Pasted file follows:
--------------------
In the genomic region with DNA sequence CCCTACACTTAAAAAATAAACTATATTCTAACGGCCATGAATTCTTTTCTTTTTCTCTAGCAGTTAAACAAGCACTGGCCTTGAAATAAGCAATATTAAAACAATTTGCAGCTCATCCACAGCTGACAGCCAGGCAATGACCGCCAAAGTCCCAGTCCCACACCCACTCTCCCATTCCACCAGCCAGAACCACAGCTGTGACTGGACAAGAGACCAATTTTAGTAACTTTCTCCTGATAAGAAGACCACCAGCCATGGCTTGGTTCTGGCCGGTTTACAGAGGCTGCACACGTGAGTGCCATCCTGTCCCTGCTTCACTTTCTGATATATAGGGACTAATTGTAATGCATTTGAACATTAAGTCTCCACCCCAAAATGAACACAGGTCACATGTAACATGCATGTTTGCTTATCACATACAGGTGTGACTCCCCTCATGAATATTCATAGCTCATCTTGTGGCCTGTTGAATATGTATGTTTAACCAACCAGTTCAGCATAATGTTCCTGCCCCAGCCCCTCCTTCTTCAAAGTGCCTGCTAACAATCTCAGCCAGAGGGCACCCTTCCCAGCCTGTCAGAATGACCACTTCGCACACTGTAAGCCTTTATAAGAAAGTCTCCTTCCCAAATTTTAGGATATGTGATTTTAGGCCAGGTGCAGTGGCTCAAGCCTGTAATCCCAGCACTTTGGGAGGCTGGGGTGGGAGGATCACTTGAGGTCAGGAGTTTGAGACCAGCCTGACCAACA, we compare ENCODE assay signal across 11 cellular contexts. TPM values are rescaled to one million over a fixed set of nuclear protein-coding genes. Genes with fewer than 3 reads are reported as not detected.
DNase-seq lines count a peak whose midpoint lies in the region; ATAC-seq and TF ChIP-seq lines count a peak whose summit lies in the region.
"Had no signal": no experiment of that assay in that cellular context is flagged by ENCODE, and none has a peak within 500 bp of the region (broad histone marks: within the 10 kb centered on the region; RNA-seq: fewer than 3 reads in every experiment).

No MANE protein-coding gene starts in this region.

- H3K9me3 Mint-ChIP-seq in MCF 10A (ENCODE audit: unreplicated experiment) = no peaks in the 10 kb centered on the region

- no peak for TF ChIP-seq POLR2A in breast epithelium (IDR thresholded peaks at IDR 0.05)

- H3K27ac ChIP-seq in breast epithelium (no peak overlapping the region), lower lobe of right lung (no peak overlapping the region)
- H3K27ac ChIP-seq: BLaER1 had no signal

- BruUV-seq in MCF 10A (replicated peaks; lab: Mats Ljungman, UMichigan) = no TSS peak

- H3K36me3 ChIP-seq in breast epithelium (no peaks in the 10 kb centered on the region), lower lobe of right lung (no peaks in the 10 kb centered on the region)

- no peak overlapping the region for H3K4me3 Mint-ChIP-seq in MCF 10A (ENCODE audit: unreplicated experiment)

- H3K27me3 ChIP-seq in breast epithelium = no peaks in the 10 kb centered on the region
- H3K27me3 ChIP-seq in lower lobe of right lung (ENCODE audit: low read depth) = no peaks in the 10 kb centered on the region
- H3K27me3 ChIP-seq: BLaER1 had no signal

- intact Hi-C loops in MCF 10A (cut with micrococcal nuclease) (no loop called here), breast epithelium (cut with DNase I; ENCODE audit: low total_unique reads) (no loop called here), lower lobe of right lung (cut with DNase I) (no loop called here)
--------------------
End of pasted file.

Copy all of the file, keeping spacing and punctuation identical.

In the genomic region with DNA sequence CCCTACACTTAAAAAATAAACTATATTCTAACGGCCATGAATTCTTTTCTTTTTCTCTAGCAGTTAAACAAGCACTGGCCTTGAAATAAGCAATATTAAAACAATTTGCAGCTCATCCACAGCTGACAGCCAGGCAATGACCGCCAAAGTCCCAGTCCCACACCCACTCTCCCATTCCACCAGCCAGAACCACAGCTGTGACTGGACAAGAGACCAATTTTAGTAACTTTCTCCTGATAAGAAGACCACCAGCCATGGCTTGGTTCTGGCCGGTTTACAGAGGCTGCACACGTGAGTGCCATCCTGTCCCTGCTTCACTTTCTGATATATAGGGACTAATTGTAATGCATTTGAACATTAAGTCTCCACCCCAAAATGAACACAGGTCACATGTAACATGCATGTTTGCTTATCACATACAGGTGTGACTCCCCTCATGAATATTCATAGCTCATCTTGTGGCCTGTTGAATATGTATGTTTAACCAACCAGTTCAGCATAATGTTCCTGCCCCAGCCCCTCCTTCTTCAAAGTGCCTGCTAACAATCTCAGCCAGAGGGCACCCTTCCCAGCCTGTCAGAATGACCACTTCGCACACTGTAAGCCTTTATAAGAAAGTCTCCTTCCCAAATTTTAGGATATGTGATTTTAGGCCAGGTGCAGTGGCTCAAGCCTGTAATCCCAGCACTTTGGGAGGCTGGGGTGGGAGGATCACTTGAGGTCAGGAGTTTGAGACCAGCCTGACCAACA, we compare ENCODE assay signal across 11 cellular contexts. TPM values are rescaled to one million over a fixed set of nuclear protein-coding genes. Genes with fewer than 3 reads are reported as not detected.
DNase-seq lines count a peak whose midpoint lies in the region; ATAC-seq and TF ChIP-seq lines count a peak whose summit lies in the region.
"Had no signal": no experiment of that assay in that cellular context is flagged by ENCODE, and none has a peak within 500 bp of the region (broad histone marks: within the 10 kb centered on the region; RNA-seq: fewer than 3 reads in every experiment).

No MANE protein-coding gene starts in this region.

- H3K9me3 Mint-ChIP-seq in MCF 10A (ENCODE audit: unreplicated experiment) = no peaks in the 10 kb centered on the region

- no peak for TF ChIP-seq POLR2A in breast epithelium (IDR thresholded peaks at IDR 0.05)

- H3K27ac ChIP-seq in breast epithelium (no peak overlapping the region), lower lobe of right lung (no peak overlapping the region)
- H3K27ac ChIP-seq: BLaER1 had no signal

- BruUV-seq in MCF 10A (replicated peaks; lab: Mats Ljungman, UMichigan) = no TSS peak

- H3K36me3 ChIP-seq in breast epithelium (no peaks in the 10 kb centered on the region), lower lobe of right lung (no peaks in the 10 kb centered on the region)

- no peak overlapping the region for H3K4me3 Mint-ChIP-seq in MCF 10A (ENCODE audit: unreplicated experiment)

- H3K27me3 ChIP-seq in breast epithelium = no peaks in the 10 kb centered on the region
- H3K27me3 ChIP-seq in lower lobe of right lung (ENCODE audit: low read depth) = no peaks in the 10 kb centered on the region
- H3K27me3 ChIP-seq: BLaER1 had no signal

- intact Hi-C loops in MCF 10A (cut with micrococcal nuclease) (no loop called here), breast epithelium (cut with DNase I; ENCODE audit: low total_unique reads) (no loop called here), lower lobe of right lung (cut with DNase I) (no loop called here)